Robservations on the media beat:
John Owens, a writer-producer for Chicago-based Weigel Productions and adjunct professor at City Colleges of Chicago, has been elected president of the Chicago/Midwest chapter of the National Academy of Television Arts and Sciences. Owens, who previously worked as a reporter/multimedia producer at the Chicago Tribune, succeeds Steve Novak, who led the chapter since 2015. Calling 2020 “the most challenging of years for all of us,” Owens wrote academy members: “The global pandemic has forced many of us to re-think how to handle video production, as many of us have been forced to work 'at-home' or from a safe distance in the field or in the studio. . . . Despite the challenges from this unprecedented health crisis, our organization is striving to provide as many benefits as possible in an ever-changing industry.”
Andrea Darlas, former news anchor and reporter at Nexstar Media Group news/talk WGN 720-AM, has joined the board of directors of Chicago's Museum of Broadcast Communications. Darlas, now senior director of constituent engagement at the University of Illinois at Urbana-Champaign, is one of four newcomers to the board. The others are: Tonia Arrington, portfolio director at RSM McGladrey; Edmund Ramsay, business development manager at DePaul University; and Jeff Rogers, managing partner at Players Workshop Chicago. “We are honored to welcome these talented individuals to the MBC team," said museum chairman David Plier. "They join a group of dedicated community leaders who deeply believe in our mission and our future.” Plier said the board is still seeking six more new members.
Kate McGee, who covers higher education for Chicago Public Media WBEZ 91.5-FM, has resigned to join the Texas Tribune as higher education reporter. "Thrilled to head back to Austin and work at a place I've long admired, but sad to leave my wonderful friends at WBEZ during these very weird times," she tweeted. McGee, a Fordham University graduate who previously worked at NPR affiliate KUT in Austin, joined WBEZ in 2018 from WAMU in Washington, D.C.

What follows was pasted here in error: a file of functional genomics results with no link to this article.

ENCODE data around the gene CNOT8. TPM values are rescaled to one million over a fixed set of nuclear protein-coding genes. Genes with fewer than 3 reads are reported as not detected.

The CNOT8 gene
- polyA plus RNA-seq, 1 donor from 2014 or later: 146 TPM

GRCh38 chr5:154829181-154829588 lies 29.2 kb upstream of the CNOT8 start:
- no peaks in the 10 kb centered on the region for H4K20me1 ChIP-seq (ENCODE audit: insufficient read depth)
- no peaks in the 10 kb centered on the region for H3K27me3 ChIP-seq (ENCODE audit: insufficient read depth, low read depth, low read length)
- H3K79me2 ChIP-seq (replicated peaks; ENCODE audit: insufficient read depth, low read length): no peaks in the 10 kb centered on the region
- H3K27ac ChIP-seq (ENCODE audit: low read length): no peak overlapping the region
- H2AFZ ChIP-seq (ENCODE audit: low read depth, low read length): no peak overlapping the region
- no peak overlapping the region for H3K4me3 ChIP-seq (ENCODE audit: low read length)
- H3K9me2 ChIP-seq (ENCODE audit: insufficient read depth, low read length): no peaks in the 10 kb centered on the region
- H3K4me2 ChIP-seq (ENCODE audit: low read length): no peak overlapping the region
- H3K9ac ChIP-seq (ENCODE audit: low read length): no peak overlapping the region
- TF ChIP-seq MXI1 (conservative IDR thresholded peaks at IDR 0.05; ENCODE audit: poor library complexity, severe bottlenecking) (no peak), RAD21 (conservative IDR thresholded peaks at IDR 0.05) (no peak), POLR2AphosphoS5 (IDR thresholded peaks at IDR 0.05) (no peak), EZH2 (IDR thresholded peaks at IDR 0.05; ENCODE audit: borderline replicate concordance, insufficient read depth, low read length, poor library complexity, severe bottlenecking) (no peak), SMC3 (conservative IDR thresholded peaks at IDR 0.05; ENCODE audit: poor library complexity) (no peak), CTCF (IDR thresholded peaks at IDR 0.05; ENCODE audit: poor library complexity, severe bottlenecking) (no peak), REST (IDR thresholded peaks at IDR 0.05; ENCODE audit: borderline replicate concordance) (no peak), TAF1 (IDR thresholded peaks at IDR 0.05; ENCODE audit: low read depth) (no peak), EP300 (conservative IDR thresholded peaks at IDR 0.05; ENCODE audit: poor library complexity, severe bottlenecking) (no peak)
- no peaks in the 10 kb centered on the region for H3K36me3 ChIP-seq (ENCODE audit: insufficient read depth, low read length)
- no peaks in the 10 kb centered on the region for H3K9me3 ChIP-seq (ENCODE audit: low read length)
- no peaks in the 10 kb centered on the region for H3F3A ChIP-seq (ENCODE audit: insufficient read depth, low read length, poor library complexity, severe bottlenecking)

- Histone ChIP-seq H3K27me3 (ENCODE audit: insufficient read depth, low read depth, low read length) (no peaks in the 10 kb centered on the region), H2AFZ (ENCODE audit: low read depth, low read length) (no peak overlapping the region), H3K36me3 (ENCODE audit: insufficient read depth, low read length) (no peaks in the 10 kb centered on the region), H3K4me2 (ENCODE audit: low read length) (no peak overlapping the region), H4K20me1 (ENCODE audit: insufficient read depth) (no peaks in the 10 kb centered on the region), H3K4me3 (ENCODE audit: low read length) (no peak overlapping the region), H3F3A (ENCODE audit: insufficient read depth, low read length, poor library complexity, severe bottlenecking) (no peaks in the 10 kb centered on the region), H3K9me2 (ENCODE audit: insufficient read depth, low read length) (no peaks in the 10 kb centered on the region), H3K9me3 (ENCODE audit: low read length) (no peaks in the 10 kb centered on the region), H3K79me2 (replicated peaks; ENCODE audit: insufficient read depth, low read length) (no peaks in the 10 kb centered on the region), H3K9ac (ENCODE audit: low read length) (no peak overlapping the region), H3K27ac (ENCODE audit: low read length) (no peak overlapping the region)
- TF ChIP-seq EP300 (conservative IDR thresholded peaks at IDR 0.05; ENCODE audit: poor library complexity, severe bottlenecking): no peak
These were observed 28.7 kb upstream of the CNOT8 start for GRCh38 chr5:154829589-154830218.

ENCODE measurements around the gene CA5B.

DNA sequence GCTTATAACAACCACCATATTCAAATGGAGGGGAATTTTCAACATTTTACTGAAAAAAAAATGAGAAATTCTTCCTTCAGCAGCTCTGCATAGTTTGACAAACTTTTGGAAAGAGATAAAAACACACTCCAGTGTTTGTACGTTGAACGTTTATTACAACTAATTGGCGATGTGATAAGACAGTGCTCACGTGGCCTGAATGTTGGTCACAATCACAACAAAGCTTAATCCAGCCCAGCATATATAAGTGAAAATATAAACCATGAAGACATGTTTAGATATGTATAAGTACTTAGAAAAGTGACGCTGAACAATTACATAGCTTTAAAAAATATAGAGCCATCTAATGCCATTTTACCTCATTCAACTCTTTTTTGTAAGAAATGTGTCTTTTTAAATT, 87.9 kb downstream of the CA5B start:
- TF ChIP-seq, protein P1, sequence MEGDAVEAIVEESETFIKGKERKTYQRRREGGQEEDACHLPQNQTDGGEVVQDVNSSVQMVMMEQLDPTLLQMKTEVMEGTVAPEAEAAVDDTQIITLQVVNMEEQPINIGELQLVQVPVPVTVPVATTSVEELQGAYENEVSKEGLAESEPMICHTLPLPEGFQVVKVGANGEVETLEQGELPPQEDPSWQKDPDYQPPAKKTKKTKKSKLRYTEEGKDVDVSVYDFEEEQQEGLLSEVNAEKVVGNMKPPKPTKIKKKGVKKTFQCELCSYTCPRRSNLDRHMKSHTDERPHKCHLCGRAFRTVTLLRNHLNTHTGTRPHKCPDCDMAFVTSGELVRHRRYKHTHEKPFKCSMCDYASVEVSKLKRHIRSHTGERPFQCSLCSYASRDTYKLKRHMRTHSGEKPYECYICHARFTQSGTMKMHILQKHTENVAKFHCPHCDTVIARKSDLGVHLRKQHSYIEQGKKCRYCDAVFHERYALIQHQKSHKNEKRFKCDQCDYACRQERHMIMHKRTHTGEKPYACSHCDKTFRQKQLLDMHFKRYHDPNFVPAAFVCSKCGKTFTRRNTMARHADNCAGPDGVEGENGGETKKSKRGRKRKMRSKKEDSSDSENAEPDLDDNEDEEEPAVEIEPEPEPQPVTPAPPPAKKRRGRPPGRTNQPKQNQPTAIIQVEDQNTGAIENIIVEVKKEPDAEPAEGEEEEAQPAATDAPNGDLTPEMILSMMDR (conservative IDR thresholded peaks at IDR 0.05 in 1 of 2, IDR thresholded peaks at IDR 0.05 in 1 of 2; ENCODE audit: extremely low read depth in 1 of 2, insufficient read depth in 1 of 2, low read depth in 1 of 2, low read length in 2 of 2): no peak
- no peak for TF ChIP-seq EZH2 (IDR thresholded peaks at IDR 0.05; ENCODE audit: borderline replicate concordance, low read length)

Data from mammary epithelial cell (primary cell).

Chicago Mayor Lori Lightfoot will headline a virtual town hall at 6 p.m. tonight sponsored by The TRiiBE Tuesday panel series and co-hosted by the Institute for Nonprofit News, Better Government Association, Block Club Chicago, Chalkbeat Chicago, The Chicago Reporter, The Daily Line and La Raza. The event culminates “Lens on Lightfoot,” a yearlong collaborative news series examining the Lightfoot administration's progress toward its stated goals. Admission is free, and audience members will be invited to submit questions. (Here is the link to register.)
“16 Shots,” the Showtime documentary on the 2014 Chicago police shooting of Laquan McDonald and its aftermath, was named Outstanding Investigative Documentary in the 2020 News and Documentary Emmy Awards. (Here is the link.) The film was produced by Jamie Kalven, the investigative journalist who heads Chicago’s nonprofit Invisible Institute. Kalven was instrumental in revealing the coverup of the shooting of the 17-year-old McDonald. "In the case of ‘16 Shots,' the story of a child executed by police on the streets of Chicago ultimately became the story of a city struggling to come to terms with structures of racist violence that deform its common life," Kalven said. "That story remains radically unfinished."
Lyle Banks, president and general manager of NBC-owned WMAQ-Channel 5 from 1995 to 1998, has been named vice president and general manager of WISC, the CBS affiliate in Madison, Wisconsin. Earlier this year he exited as VP/GM of WGLC, the CBS affiliate in Atlanta. “Lyle has the right track record to help us build on our 64-year tradition of community leadership,” said Brian Burns, executive vice president and chief operating officer of owner Morgan Murphy Media. “We are thrilled to bring his experience and insight to southern Wisconsin.” Banks will oversee television, digital and magazine operations at the company flagship in Madison.